Wednesday , September 23 2020

Patent System, Like Copyright, Reaching Meltdown

It’s as simple as this: companies would rather sue over a patent or copyright claim than duke it out in the chancy world of open competition. Congress, in its eagerness to please its corporate masters, has helped facilitate the mess. The public, long disinterested in the complex and dry niceties of such things, is becoming aware that they have a stake in who owns what for how long. A very fine two-part article in the LA Times takes the matter on:

    For decades, finicky children have been eating peanut butter and jelly sandwiches with the crust removed. From a legal point of view, however, the lunchbox staple was invented on a patio in Fargo, N.D., in 1995.

A pair of entrepreneurs patented the crustless PB&J:

    Incredible Uncrustables, a sandwich the two entrepreneurs mass-produced for Midwestern schools. It also began a long-running dispute over whether the U.S. Patent and Trademark Office went too far when it gave Geske and Kretchman the first patent on a mundane household sandwich.

    “This doesn’t mean your grandmother can’t make you a peanut butter and jelly sandwich,” said Ann Harlan, a lawyer for J.M. Smucker Co., which now owns Geske and Kretchman’s company.

    But it does mean that Smucker will try to prevent other companies from making them. For more than two years, Smucker has been arguing in court and the patent office that a crustless peanut butter and jelly sandwich made by Albie’s Foods Inc. is violating its patent and must be taken off the market.

    “They’re misusing the patent system,” said Albie’s lawyer Kevin Heinl. “It’s outrageous.”

    ….Meanwhile, the system as a whole is breaking down. Patent applications are increasing in complexity and length, but the 3,500 examiners still are evaluated by how many they approve. The inevitable consequence, says one former examiner: “The path of least resistance is saying yes.” Three-quarters of applications get approved.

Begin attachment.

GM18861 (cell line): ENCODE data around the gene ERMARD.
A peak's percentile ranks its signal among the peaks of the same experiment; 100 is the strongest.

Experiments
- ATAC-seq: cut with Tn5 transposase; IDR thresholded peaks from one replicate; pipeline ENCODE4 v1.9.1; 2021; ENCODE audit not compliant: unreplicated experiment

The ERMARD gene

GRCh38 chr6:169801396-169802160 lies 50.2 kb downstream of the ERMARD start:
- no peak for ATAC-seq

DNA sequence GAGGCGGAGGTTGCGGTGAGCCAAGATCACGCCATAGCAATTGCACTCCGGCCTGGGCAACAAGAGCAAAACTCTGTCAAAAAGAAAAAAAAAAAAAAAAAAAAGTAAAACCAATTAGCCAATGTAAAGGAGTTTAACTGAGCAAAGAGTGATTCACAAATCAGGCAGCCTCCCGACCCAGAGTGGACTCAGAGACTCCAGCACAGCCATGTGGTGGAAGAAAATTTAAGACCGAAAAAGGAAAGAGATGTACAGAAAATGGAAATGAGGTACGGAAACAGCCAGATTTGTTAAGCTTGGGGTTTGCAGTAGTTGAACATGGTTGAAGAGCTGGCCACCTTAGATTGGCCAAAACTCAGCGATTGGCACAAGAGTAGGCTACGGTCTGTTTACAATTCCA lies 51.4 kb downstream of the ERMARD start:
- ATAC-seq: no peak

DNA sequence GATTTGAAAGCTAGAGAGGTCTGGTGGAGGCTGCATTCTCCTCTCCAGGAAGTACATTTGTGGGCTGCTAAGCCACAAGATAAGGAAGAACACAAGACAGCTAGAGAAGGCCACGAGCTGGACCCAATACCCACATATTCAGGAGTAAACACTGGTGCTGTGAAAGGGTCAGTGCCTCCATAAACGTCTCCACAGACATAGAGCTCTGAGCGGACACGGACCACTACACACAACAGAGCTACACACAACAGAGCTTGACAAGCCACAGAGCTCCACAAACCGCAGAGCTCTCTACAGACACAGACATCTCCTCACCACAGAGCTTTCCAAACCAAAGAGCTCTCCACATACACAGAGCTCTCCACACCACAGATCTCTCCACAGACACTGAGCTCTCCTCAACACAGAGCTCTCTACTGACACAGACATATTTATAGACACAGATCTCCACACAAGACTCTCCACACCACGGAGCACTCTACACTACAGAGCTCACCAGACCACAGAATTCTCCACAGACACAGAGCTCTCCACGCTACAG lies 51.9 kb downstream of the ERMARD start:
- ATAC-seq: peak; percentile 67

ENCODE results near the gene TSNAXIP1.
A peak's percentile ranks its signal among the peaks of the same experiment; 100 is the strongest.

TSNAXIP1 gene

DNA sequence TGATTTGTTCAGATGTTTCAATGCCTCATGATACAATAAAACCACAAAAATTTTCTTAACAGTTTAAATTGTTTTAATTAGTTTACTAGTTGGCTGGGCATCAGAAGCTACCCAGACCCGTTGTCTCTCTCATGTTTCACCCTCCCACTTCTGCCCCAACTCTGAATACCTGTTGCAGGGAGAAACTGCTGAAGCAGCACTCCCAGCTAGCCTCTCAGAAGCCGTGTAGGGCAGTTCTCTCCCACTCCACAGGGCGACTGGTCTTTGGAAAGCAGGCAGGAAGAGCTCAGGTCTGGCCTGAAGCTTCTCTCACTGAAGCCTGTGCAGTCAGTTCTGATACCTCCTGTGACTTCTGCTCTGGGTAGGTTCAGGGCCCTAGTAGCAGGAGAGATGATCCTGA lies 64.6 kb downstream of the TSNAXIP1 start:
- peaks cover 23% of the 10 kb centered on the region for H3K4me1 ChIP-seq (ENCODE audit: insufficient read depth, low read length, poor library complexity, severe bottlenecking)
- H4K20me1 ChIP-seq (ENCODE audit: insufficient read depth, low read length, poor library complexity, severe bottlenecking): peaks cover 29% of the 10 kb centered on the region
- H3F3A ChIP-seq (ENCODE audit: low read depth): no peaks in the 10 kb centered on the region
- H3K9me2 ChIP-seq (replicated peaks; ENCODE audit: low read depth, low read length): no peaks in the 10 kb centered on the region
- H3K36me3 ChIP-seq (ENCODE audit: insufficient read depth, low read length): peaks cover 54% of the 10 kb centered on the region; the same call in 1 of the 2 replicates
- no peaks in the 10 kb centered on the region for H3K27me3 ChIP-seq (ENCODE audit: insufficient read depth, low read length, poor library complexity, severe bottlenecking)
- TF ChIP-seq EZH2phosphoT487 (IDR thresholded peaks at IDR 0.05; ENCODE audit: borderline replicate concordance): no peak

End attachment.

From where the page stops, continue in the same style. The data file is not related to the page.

Two former heads of the patent office have described the agency as sitting “on the edge of an abyss.”

    “Crisis is a strong word,” the American Intellectual Property Law Assn. has noted in correspondence, “but we believe that it aptly describes the situation.”

    ….Since patents tend to be complex, infringement can be determined only by a professional. That’s one reason the number of intellectual property lawyers has quadrupled since 1985. During the same time, the number of court cases involving intellectual property has doubled.

    Technology companies, in particular, spend massive amounts of time and money either suing over patents or being sued. Research in Motion Ltd., maker of the popular BlackBerry hand-held e-mail device, sued competitors for alleged patent violations, gaining licensing fees. Then the company itself was sued for infringement. A private holding company called NTP Inc. said Research in Motion was violating its patents on wireless e-mail.

    Research in Motion lost the case, recording a $32-million charge for litigation and related expenses. NTP is seeking an injunction to prevent the company from selling BlackBerrys. Meanwhile, the patent office is reviewing whether it should have granted the NTP patents in the first place.

    ….For a long time, the scope of patents was sharply limited and easily understood. Ideas and natural phenomena were not patentable. Machines and industrial processes were — provided they were both new and useful.

    In 1880, Supreme Court Justice Noah Swayne added a third requirement: A patentable invention, he wrote, should be inspired by “a flash of genius.”